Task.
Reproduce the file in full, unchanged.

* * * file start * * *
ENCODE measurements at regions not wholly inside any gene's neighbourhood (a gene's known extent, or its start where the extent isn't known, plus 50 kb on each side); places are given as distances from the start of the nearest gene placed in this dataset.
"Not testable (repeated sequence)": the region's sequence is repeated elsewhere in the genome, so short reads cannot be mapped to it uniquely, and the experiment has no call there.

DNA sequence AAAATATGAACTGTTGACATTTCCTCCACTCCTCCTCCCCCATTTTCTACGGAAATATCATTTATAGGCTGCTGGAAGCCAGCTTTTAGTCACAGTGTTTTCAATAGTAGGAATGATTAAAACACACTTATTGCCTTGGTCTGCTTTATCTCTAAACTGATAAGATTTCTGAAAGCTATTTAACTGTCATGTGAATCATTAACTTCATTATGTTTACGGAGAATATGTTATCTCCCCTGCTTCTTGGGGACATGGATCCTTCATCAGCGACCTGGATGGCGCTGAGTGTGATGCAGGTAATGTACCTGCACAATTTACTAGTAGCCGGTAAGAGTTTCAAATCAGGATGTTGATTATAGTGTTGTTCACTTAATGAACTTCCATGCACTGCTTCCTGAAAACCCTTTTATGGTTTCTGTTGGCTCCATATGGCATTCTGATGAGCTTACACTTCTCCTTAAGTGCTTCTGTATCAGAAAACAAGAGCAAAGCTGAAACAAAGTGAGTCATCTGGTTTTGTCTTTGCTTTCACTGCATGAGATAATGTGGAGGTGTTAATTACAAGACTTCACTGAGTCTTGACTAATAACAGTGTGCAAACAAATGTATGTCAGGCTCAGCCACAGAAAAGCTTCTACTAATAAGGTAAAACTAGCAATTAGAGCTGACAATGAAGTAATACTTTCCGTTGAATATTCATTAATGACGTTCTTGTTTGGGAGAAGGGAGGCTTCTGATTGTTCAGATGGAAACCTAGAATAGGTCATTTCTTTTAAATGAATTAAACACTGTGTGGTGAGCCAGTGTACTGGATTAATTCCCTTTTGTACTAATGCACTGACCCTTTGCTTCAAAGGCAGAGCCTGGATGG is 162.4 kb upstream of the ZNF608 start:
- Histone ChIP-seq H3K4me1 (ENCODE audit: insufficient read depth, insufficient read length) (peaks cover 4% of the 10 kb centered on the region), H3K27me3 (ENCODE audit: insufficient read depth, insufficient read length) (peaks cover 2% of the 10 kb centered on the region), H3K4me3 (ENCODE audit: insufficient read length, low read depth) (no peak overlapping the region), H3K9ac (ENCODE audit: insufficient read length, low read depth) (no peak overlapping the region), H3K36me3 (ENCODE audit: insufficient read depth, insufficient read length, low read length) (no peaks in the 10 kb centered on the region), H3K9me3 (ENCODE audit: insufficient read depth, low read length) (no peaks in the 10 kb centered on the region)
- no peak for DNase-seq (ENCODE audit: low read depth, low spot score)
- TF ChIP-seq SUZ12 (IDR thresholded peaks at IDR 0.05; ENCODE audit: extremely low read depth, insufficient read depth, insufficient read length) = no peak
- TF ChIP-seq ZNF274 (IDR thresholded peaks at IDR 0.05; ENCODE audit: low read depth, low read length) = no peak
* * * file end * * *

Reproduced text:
ENCODE measurements at regions not wholly inside any gene's neighbourhood (a gene's known extent, or its start where the extent isn't known, plus 50 kb on each side); places are given as distances from the start of the nearest gene placed in this dataset.
"Not testable (repeated sequence)": the region's sequence is repeated elsewhere in the genome, so short reads cannot be mapped to it uniquely, and the experiment has no call there.

DNA sequence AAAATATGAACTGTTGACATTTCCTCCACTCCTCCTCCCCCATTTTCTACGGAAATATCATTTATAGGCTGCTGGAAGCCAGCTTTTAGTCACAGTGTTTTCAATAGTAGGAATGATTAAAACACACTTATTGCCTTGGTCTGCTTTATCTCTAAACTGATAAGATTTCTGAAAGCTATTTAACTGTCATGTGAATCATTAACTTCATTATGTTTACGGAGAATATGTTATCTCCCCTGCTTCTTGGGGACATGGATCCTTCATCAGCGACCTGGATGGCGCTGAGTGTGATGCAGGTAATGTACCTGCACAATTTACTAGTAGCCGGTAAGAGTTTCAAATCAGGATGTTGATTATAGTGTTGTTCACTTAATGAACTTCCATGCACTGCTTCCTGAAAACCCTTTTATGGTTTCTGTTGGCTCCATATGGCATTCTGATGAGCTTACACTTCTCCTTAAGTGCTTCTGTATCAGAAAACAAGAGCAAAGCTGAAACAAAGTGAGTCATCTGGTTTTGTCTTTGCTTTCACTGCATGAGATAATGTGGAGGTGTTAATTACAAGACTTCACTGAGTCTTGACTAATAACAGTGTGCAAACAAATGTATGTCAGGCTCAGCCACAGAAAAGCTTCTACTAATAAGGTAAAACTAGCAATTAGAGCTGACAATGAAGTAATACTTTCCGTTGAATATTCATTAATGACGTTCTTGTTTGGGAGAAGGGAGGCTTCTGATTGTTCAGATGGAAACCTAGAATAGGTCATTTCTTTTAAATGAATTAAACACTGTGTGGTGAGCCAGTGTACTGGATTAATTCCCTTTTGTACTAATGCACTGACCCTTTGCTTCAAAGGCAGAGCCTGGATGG is 162.4 kb upstream of the ZNF608 start:
- Histone ChIP-seq H3K4me1 (ENCODE audit: insufficient read depth, insufficient read length) (peaks cover 4% of the 10 kb centered on the region), H3K27me3 (ENCODE audit: insufficient read depth, insufficient read length) (peaks cover 2% of the 10 kb centered on the region), H3K4me3 (ENCODE audit: insufficient read length, low read depth) (no peak overlapping the region), H3K9ac (ENCODE audit: insufficient read length, low read depth) (no peak overlapping the region), H3K36me3 (ENCODE audit: insufficient read depth, insufficient read length, low read length) (no peaks in the 10 kb centered on the region), H3K9me3 (ENCODE audit: insufficient read depth, low read length) (no peaks in the 10 kb centered on the region)
- no peak for DNase-seq (ENCODE audit: low read depth, low spot score)
- TF ChIP-seq SUZ12 (IDR thresholded peaks at IDR 0.05; ENCODE audit: extremely low read depth, insufficient read depth, insufficient read length) = no peak
- TF ChIP-seq ZNF274 (IDR thresholded peaks at IDR 0.05; ENCODE audit: low read depth, low read length) = no peak